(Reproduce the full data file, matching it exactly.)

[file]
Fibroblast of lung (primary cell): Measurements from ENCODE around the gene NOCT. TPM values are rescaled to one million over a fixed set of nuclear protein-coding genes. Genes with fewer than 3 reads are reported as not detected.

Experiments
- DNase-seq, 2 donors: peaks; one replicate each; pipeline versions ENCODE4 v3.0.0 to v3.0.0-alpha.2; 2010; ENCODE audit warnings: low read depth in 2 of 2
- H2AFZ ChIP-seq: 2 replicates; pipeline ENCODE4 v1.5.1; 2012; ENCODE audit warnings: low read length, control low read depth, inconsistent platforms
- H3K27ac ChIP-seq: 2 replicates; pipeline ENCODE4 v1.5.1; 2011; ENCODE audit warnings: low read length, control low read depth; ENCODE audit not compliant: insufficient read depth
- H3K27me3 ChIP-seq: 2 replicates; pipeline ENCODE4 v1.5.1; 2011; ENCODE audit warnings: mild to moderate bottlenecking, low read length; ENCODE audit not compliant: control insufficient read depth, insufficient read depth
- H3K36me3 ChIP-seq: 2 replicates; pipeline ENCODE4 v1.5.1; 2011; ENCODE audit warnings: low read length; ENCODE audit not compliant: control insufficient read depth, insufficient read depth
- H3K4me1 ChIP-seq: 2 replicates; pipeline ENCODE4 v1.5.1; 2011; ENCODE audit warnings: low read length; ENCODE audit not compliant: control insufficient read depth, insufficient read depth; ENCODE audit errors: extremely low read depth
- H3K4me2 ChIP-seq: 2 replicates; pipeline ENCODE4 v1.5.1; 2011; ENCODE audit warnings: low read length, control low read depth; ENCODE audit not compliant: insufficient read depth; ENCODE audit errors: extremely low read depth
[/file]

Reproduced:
Fibroblast of lung (primary cell): Measurements from ENCODE around the gene NOCT. TPM values are rescaled to one million over a fixed set of nuclear protein-coding genes. Genes with fewer than 3 reads are reported as not detected.

Experiments
- DNase-seq, 2 donors: peaks; one replicate each; pipeline versions ENCODE4 v3.0.0 to v3.0.0-alpha.2; 2010; ENCODE audit warnings: low read depth in 2 of 2
- H2AFZ ChIP-seq: 2 replicates; pipeline ENCODE4 v1.5.1; 2012; ENCODE audit warnings: low read length, control low read depth, inconsistent platforms
- H3K27ac ChIP-seq: 2 replicates; pipeline ENCODE4 v1.5.1; 2011; ENCODE audit warnings: low read length, control low read depth; ENCODE audit not compliant: insufficient read depth
- H3K27me3 ChIP-seq: 2 replicates; pipeline ENCODE4 v1.5.1; 2011; ENCODE audit warnings: mild to moderate bottlenecking, low read length; ENCODE audit not compliant: control insufficient read depth, insufficient read depth
- H3K36me3 ChIP-seq: 2 replicates; pipeline ENCODE4 v1.5.1; 2011; ENCODE audit warnings: low read length; ENCODE audit not compliant: control insufficient read depth, insufficient read depth
- H3K4me1 ChIP-seq: 2 replicates; pipeline ENCODE4 v1.5.1; 2011; ENCODE audit warnings: low read length; ENCODE audit not compliant: control insufficient read depth, insufficient read depth; ENCODE audit errors: extremely low read depth
- H3K4me2 ChIP-seq: 2 replicates; pipeline ENCODE4 v1.5.1; 2011; ENCODE audit warnings: low read length, control low read depth; ENCODE audit not compliant: insufficient read depth; ENCODE audit errors: extremely low read depth